Attention all materials innovators who are working on new materials for ultracapacitors, here’s a friendly message: If the “value” of the new materials is equal to, or even just slightly lower than that of incumbent materials, there is no chance for adoption. Notice the term value is in quotes. The key to your success lies in your ability to determine the appropriate definition of that value. Clearly, it is a cost-versus-performance tradeoff, but there are many facets of that compromise to consider.
The easiest aspect to judge is low-cost materials. However, lower costs alone won’t necessarily garner design-in, especially if the resulting performance is degraded to the point that the device is no longer useful. At the same time, if the material costs less, we, the ultracapacitor manufacturers, want to know. We are always looking for lower-cost alternatives to our incumbent materials. We can easily advise you on navigating the low-cost side of the value equation.
The more difficult point to consider is where costs for materials are higher than incumbent materials. That is where the value concept comes into play. Don't expect that a small improvement in capacitance or minor resistance reductions will offset higher costs of any magnitude. The cost-benefit curve is not linear. Higher costs do not justify themselves linearly with performance improvement. End users have no tolerance for rising ultracapacitor prices. Once you accept this inelasticity, the biggest challenge is to judge the tipping point when you have a positive value proposition that will outweigh constraints on price. This tipping point is related to overall system cost and reductions in cost of operation. The best advice I can give is to get close to the ultracapacitor manufacturers. These folks will be your best allies, and the ones who can make the most difference in your understanding. Simply put, a materials supplier is not in the position to judge value as accurately as you may hope. Only the person who purchases the ultracapacitor can do that, and materials developers and suppliers are still a couple customer touch points away from the end users.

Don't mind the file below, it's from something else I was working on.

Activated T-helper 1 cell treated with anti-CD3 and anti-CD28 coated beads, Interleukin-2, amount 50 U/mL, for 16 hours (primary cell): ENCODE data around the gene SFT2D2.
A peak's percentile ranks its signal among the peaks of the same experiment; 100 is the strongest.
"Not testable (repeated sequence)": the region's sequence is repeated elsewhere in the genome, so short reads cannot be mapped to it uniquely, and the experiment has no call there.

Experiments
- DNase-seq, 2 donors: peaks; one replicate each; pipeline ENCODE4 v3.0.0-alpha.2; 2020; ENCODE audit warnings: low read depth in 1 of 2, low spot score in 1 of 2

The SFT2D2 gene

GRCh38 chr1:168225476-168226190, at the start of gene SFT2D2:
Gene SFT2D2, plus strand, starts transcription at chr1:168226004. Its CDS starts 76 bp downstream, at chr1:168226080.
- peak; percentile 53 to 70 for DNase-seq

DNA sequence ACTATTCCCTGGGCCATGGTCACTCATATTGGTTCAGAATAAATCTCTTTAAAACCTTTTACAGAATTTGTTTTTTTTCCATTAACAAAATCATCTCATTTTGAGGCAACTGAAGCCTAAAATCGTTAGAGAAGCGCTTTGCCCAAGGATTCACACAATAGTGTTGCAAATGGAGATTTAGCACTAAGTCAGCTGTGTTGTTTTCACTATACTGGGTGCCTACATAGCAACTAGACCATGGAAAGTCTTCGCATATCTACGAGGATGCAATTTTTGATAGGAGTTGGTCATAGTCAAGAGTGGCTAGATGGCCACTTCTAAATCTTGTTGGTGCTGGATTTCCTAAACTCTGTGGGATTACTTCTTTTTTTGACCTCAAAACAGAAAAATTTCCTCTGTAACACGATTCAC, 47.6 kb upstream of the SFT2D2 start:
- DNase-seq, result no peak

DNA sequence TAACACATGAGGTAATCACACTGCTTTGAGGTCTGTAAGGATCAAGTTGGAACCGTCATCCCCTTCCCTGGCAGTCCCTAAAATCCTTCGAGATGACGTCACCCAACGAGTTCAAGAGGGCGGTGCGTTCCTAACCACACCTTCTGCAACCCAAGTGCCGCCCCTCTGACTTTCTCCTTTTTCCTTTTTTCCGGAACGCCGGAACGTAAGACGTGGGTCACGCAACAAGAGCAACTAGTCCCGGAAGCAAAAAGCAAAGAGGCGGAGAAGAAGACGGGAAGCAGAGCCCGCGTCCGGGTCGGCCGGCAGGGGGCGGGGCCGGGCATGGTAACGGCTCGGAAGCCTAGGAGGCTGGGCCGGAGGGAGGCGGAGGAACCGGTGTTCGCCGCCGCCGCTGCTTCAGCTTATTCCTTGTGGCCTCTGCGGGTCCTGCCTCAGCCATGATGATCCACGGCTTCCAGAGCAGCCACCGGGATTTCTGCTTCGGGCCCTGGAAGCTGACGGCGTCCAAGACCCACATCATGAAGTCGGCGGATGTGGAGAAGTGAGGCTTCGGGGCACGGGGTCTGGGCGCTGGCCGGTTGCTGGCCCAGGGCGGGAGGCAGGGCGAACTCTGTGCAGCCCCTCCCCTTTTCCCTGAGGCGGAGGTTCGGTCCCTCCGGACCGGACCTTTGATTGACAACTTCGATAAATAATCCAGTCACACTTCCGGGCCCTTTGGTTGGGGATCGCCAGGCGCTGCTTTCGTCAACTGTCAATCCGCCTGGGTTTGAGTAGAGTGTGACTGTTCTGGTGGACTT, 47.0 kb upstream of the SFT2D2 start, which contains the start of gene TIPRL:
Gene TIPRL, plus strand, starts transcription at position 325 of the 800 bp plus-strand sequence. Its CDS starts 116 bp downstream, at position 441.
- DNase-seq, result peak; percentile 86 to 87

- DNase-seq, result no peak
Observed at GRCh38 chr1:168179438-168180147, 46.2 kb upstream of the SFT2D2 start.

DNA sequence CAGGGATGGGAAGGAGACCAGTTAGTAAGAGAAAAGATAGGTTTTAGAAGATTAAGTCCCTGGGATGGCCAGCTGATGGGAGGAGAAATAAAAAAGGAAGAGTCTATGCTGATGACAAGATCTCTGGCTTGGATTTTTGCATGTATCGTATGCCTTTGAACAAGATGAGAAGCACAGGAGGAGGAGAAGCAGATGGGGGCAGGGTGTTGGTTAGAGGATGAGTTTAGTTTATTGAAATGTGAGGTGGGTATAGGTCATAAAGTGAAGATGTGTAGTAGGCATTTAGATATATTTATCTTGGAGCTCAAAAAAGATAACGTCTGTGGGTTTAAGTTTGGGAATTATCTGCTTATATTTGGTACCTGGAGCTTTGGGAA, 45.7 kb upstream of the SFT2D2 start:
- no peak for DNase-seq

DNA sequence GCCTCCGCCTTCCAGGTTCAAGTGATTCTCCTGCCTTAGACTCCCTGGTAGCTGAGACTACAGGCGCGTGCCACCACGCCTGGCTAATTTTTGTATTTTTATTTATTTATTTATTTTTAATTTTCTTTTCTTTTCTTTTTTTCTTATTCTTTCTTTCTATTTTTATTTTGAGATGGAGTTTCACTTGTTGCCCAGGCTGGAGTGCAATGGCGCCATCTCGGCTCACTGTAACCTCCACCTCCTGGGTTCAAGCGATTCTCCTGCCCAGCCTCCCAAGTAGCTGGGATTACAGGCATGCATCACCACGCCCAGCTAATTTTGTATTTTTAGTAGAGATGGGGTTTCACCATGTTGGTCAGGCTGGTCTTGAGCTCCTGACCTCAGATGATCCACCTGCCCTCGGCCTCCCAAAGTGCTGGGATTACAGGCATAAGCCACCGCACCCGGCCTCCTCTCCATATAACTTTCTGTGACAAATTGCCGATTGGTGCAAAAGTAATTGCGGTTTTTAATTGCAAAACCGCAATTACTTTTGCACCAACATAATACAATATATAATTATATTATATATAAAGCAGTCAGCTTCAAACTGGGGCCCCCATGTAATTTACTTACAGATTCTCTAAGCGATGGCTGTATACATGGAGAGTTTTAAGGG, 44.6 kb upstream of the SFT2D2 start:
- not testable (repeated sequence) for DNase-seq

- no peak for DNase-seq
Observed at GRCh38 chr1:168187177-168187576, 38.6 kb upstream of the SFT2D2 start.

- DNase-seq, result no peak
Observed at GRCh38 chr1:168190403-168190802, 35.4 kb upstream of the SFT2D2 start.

Ultracapacitor manufacturers are very open to new materials evaluations, discussions and activities. The best chance to make headway with one is to work with him on your value proposition, be able to describe it well and, most of all, demonstrate it. It will be difficult to discuss materials supply around a lab scale plant with years to go before having the resources to scale up to production level. It can be done, but it is more difficult than with a clearly defined pathway to scale in hand. And the scale-up is a big part of the value chain. In order to attract attention to your offering, you must be able to describe the scale-up processes and costs in detail with credible backup information.
There is a reason that commercially deployed ultracapacitor material sets are relatively limited in variety: Simply put, new materials have not met the requirements of the high value proposition required to unseat the incumbents. It’s not about performance; it’s about increasing value at decreasing prices, and that is where most new materials fall short on the path to market.